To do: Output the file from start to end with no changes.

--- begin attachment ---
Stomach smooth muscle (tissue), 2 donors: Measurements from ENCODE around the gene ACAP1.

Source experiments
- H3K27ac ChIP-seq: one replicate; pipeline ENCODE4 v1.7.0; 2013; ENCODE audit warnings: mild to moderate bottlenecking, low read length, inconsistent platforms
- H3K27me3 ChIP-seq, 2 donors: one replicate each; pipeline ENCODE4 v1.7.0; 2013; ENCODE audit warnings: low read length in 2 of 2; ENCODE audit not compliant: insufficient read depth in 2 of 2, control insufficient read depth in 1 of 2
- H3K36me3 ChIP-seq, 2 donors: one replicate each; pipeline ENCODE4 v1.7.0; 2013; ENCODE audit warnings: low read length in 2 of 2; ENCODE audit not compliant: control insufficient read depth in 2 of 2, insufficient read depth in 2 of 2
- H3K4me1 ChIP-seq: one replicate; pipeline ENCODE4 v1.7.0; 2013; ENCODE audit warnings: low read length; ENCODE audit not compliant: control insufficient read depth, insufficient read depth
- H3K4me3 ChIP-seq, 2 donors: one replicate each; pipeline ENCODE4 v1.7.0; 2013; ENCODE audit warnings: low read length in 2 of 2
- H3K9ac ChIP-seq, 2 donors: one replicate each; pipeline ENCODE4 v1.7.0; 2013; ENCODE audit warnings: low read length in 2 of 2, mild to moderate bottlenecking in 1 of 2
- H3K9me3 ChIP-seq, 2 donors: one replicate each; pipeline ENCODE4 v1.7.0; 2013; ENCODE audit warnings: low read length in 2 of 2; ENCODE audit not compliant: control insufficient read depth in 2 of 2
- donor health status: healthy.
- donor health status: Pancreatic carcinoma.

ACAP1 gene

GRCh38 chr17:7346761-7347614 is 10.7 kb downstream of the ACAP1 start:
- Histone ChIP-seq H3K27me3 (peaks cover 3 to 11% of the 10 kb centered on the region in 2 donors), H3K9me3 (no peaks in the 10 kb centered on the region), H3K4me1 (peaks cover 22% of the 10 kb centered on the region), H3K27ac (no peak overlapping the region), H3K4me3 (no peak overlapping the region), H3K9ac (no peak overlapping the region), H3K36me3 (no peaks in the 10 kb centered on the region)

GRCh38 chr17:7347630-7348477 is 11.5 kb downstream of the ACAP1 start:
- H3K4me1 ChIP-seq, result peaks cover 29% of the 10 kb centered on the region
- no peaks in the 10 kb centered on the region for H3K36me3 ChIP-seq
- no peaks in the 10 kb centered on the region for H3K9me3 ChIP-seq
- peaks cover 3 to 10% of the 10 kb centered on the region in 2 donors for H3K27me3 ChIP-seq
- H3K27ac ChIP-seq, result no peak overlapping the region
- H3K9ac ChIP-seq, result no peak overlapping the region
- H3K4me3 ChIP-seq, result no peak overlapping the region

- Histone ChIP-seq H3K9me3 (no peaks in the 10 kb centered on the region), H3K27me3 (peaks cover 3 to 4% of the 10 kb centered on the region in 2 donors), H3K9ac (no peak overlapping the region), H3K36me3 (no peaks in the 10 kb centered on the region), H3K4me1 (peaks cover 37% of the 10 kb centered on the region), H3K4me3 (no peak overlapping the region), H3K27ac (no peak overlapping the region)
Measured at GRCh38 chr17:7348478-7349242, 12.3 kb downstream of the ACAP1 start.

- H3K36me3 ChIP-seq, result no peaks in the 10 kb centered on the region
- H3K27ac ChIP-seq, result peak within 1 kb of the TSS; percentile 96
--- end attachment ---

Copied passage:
Stomach smooth muscle (tissue), 2 donors: Measurements from ENCODE around the gene ACAP1.

Source experiments
- H3K27ac ChIP-seq: one replicate; pipeline ENCODE4 v1.7.0; 2013; ENCODE audit warnings: mild to moderate bottlenecking, low read length, inconsistent platforms
- H3K27me3 ChIP-seq, 2 donors: one replicate each; pipeline ENCODE4 v1.7.0; 2013; ENCODE audit warnings: low read length in 2 of 2; ENCODE audit not compliant: insufficient read depth in 2 of 2, control insufficient read depth in 1 of 2
- H3K36me3 ChIP-seq, 2 donors: one replicate each; pipeline ENCODE4 v1.7.0; 2013; ENCODE audit warnings: low read length in 2 of 2; ENCODE audit not compliant: control insufficient read depth in 2 of 2, insufficient read depth in 2 of 2
- H3K4me1 ChIP-seq: one replicate; pipeline ENCODE4 v1.7.0; 2013; ENCODE audit warnings: low read length; ENCODE audit not compliant: control insufficient read depth, insufficient read depth
- H3K4me3 ChIP-seq, 2 donors: one replicate each; pipeline ENCODE4 v1.7.0; 2013; ENCODE audit warnings: low read length in 2 of 2
- H3K9ac ChIP-seq, 2 donors: one replicate each; pipeline ENCODE4 v1.7.0; 2013; ENCODE audit warnings: low read length in 2 of 2, mild to moderate bottlenecking in 1 of 2
- H3K9me3 ChIP-seq, 2 donors: one replicate each; pipeline ENCODE4 v1.7.0; 2013; ENCODE audit warnings: low read length in 2 of 2; ENCODE audit not compliant: control insufficient read depth in 2 of 2
- donor health status: healthy.
- donor health status: Pancreatic carcinoma.

ACAP1 gene

GRCh38 chr17:7346761-7347614 is 10.7 kb downstream of the ACAP1 start:
- Histone ChIP-seq H3K27me3 (peaks cover 3 to 11% of the 10 kb centered on the region in 2 donors), H3K9me3 (no peaks in the 10 kb centered on the region), H3K4me1 (peaks cover 22% of the 10 kb centered on the region), H3K27ac (no peak overlapping the region), H3K4me3 (no peak overlapping the region), H3K9ac (no peak overlapping the region), H3K36me3 (no peaks in the 10 kb centered on the region)

GRCh38 chr17:7347630-7348477 is 11.5 kb downstream of the ACAP1 start:
- H3K4me1 ChIP-seq, result peaks cover 29% of the 10 kb centered on the region
- no peaks in the 10 kb centered on the region for H3K36me3 ChIP-seq
- no peaks in the 10 kb centered on the region for H3K9me3 ChIP-seq
- peaks cover 3 to 10% of the 10 kb centered on the region in 2 donors for H3K27me3 ChIP-seq
- H3K27ac ChIP-seq, result no peak overlapping the region
- H3K9ac ChIP-seq, result no peak overlapping the region
- H3K4me3 ChIP-seq, result no peak overlapping the region

- Histone ChIP-seq H3K9me3 (no peaks in the 10 kb centered on the region), H3K27me3 (peaks cover 3 to 4% of the 10 kb centered on the region in 2 donors), H3K9ac (no peak overlapping the region), H3K36me3 (no peaks in the 10 kb centered on the region), H3K4me1 (peaks cover 37% of the 10 kb centered on the region), H3K4me3 (no peak overlapping the region), H3K27ac (no peak overlapping the region)
Measured at GRCh38 chr17:7348478-7349242, 12.3 kb downstream of the ACAP1 start.

- H3K36me3 ChIP-seq, result no peaks in the 10 kb centered on the region
- H3K27ac ChIP-seq, result peak within 1 kb of the TSS; percentile 96